As a hard-rocking Melbourne outfit, the Drunk Mums ply a stripped-back sound. Live it conjures an elemental energy. -there’s a power and resonance to what they play. Fresh of a European tour and with their latest ear-bashing EP Denim hot in the pipes, they’re again gearing up for a national tour. Ahead of their Brisbane and Gold Coast shows we caught up with the Mum’s resident bassist-vocalist-recordist Adam Ritchie. Here’s what he had to say...
RR: We’re at that time of year between the End of Year Album lists and triple j’s Hottest 100. Has there been an album, track or EP which stood out for you in 2017?
Adam: Not particularly! I just listen to music from the ‘70s and ‘80s [laughs]. I don’t really pay much attention to anything unless it’s hardcore or heavy metal and it’s kind of hard to pick one song if that’s the case.
RR: In a sense Australian music seems to have built its identity around a hard-rocking sound. Starting with The Easybeats as well as other R&B acts in the ‘60s and moving forward all the way to into the present. Even when prevailing tastes have lay elsewhere there’s always been a wealth of talented guitar groups. Why is it that you think Australians are continually drawn to this rough-hewn sound?
Adam: I guess previously it was kind of a reaction to the working class. I think that kind of still rings true a bit with Australian bands and culture - the Australian way! I guess that could be why, I’m not sure. We’re a bit rough around the edges and so is the music.
RR: The Drunk Mums have been going for at least six years now. What’s been key to keeping the group together? Sometimes bands can be a bit like being in a dysfunctional family…
Adam: [Laughs] Yeah! I think the band actually been together for seven years now, I’m not quite sure because I wasn’t actually in it from the beginning. The reason why we’ve stayed together for so long is just from kind of changing the way we go about things.
Obviously at the start we’d all get together and practice every week for a year or something. That kind of put a drain on it. Nowadays we write our own songs in our own time and then come to practice with a complete song. It works better like that now, we can have time together as mates because that’s what we were first.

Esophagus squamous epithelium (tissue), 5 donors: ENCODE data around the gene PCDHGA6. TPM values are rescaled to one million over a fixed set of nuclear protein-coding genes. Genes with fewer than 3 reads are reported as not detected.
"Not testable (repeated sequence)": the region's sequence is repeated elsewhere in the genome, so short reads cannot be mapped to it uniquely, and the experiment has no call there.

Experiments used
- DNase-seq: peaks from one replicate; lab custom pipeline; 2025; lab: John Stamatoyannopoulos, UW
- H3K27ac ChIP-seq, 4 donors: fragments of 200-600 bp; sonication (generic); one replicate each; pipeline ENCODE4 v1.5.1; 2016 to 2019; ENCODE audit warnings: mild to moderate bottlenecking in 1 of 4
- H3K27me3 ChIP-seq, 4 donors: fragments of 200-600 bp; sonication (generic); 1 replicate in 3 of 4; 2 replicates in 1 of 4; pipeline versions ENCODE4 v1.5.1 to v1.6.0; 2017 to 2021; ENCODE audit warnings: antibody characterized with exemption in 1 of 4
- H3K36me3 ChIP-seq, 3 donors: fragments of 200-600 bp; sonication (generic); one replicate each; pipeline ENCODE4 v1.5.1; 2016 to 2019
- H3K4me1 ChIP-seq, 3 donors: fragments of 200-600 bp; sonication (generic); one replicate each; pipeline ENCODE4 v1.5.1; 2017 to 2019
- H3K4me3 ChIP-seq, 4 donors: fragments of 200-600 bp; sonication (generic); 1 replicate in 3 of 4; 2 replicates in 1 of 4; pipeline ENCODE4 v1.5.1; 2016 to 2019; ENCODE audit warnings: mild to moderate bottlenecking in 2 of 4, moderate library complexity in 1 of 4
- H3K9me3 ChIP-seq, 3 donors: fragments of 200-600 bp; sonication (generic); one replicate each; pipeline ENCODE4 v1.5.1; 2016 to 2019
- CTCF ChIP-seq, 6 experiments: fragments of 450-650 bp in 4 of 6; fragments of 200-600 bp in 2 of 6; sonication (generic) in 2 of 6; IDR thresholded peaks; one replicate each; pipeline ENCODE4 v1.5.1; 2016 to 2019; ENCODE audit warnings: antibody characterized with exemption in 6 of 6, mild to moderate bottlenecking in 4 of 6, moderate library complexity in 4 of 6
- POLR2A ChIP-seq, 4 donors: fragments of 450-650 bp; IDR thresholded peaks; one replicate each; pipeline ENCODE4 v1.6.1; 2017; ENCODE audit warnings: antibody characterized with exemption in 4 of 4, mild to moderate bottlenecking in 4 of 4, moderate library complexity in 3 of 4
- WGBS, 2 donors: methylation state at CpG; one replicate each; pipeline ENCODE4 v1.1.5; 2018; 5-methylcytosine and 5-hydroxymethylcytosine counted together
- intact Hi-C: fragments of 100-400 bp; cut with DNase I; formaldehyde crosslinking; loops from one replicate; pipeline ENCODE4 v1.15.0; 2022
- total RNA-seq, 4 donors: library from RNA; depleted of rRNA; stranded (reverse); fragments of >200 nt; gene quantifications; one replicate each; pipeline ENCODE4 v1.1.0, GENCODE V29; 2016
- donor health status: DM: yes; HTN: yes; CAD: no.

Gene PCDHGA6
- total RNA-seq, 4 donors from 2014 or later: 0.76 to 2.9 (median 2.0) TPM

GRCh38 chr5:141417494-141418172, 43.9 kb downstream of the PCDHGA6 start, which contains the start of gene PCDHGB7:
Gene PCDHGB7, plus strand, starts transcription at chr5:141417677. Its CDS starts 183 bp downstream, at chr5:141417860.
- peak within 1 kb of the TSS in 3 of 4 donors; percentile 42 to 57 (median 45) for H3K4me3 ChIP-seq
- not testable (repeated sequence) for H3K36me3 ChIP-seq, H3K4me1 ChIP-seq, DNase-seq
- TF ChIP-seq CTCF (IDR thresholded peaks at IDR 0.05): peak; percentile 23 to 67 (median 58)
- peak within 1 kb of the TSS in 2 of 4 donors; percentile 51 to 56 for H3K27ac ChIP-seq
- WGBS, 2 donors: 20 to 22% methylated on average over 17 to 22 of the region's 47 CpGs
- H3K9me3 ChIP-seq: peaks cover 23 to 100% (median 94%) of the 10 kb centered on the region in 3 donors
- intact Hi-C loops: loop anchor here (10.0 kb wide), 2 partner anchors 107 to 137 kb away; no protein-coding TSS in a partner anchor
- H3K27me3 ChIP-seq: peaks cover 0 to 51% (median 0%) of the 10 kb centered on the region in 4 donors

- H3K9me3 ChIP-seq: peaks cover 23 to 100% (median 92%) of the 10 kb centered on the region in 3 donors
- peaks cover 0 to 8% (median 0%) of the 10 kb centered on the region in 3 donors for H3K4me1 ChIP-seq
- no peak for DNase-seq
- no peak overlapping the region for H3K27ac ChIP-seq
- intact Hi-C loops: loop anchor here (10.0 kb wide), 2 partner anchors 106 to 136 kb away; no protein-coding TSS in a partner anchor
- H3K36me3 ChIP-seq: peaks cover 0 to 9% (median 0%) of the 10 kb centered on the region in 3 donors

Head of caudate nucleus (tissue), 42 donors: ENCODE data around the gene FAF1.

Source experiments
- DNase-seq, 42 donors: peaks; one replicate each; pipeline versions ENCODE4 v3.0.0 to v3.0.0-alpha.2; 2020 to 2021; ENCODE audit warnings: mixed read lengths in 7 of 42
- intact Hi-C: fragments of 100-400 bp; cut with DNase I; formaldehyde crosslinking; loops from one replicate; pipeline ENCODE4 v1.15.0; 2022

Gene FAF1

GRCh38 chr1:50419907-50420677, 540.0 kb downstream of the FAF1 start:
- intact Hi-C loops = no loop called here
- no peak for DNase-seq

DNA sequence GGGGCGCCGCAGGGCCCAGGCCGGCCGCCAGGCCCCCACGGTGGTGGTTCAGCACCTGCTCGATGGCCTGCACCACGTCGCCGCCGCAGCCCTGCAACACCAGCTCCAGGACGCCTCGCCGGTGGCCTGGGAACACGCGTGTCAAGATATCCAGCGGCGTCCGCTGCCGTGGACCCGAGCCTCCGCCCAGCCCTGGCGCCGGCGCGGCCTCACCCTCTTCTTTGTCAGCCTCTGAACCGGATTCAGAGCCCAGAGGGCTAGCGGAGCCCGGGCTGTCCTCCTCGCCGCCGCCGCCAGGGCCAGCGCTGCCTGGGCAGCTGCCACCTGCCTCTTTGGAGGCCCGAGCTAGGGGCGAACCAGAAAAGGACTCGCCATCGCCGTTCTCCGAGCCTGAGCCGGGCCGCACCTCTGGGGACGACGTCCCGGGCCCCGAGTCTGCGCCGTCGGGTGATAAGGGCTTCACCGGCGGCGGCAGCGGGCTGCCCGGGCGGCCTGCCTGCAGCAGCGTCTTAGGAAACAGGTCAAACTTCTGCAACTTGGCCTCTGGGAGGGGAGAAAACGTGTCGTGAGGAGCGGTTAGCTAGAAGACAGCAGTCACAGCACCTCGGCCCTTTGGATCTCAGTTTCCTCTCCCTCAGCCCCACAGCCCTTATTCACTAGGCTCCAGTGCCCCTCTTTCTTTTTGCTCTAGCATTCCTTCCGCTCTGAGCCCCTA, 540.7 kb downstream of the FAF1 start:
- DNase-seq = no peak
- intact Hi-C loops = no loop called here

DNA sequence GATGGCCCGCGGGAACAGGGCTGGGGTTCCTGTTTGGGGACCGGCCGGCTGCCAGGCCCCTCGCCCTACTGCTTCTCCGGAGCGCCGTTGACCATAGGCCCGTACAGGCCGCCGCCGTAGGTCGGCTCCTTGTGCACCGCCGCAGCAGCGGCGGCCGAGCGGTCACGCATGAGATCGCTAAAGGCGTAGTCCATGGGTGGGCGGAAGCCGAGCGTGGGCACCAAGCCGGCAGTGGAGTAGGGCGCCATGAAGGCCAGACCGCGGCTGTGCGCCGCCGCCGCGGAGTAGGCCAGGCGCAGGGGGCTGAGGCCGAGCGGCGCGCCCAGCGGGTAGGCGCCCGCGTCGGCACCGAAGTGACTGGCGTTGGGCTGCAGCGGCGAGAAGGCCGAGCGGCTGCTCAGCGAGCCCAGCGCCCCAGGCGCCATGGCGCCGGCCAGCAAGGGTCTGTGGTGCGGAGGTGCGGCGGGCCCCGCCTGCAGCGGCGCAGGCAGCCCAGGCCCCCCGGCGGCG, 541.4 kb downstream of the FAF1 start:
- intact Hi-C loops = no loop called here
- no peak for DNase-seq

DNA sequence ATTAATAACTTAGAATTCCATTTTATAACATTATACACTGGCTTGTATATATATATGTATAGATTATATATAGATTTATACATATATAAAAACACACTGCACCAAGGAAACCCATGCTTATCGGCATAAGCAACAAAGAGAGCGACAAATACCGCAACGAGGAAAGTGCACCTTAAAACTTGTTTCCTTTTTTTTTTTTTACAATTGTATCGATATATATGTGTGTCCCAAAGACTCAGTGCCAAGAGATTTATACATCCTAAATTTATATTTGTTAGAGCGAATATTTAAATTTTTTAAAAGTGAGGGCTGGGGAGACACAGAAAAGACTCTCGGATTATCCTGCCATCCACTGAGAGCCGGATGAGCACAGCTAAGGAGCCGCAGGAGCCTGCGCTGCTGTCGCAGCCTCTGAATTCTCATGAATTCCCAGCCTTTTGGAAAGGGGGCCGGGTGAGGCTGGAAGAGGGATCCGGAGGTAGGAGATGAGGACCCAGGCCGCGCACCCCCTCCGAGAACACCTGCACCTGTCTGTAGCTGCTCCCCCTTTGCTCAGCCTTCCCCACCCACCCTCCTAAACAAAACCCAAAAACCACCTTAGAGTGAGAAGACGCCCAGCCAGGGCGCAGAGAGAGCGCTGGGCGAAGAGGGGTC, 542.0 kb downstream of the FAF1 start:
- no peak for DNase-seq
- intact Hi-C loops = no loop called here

RR: What motivates you personally as a musician?
Adam: Motivation? I don’t know if I’ve necessarily got it. It’s more like I’ve got something that I can’t stop doing now because I’ve been doing it for so long.
Maybe one thing is a drive to educate other people about music. Another is just being able to travel overseas, we just did a big European tour last September. That was just so good! Such a good experience to be able to see a different side of a country by touring.
RR: The Drunk Mums education! What is it? Do you feel like you carrying on a grander tradition of rock music or something like that?
Adam: We’re trying to keep rock ‘n’ roll music true to itself. I’m not sure what people get from it really, I just hope that they’re havin’ fun.
RR: What has been one of the highlights of slogging it out with the Mums this long?
Adam: Touring Europe was great. We were a bit scared going into it, we thought we might end up hating each other or arguing all the time. But by the end of it we were like, “We could just keep going! We could do this forever. We don’t have to stop!” Just being able to tour overseas was amazing.
RR: It hasn’t always been smooth sailing. One example is when you were robbed of your van and gear while over in the States a few years back. Has there been a rock bottom low?
Adam: Okay so, even though I said touring Europe was the best thing that’s happened we actually missed our flight home from Paris. That was pretty shit, waking up and realising that we’d all slept through our alarms because we got too drunk the night before. We were so excited that we’d finished and accomplished the thing!
RR: A hear a lot of Joey Ramone in this new single ‘Hot Flush’. It has such a great delinquent edge to it, but maybe also an element of coldness too. Is there a story behind the lyrics?
Adam: I wrote that one and it’s kind of about when you go through a hard time but trying to remember that you’ll be okay. If you’re struggling with anxiety sometimes you get that feeling, an energy and a feeling. So really, I’m just trying to explain those things and saying that it’ll be okay. It happens to everyone.
RR: Tell me where this new single is leading. What can people expect from forthcoming EP Denim?
Adam: Leather was the EP before this one, so we’ve tried to make this one sound similar. We’ve tried not to necessarily change the direction of the band, but also tried to maybe ring true to ‘70s rock ‘n’ roll a bit more. In terms of similarity to Leather it’s a little more poppy, it’s got a little more melody. It’s less aggressive but it’s still got its tough bits.
RR: So you’re pushing further into melodic territory?
Adam: We’ve always had these two sides I think. We love listening to power pop which is purely melody based but also love listening to hardcore punk which is purely aggression. Now we’re just trying to meld them together. Kind of mix between the two.
RR: At the breaking dawn of a new year, what’s on the cards for the group in 2018?
We’re doing the Australian tour and we’ve also got a Spanish label putting out two tracks from either Leather or Denim so hopefully we’ll head over that way as well. We’re going to start writing a new album too! Hopefully we’ll put that out by the end of the year, get things going.
Saturday 16 December - Geelong Bandroom, Geelong
Friday 12 January - Miami Sharkbar, Gold Coast
Saturday 13 January - The Zoo, Brisbane
Friday 19 January - Landsdowne Hotel, Sydney
Saturday 20 January - UOW, Wollongong
Thursday 25 January - The Eastern, Ballarat
Saturday 27 January - Ed Castle, Adelaide
Friday 2 February The Night Cat, Melbourne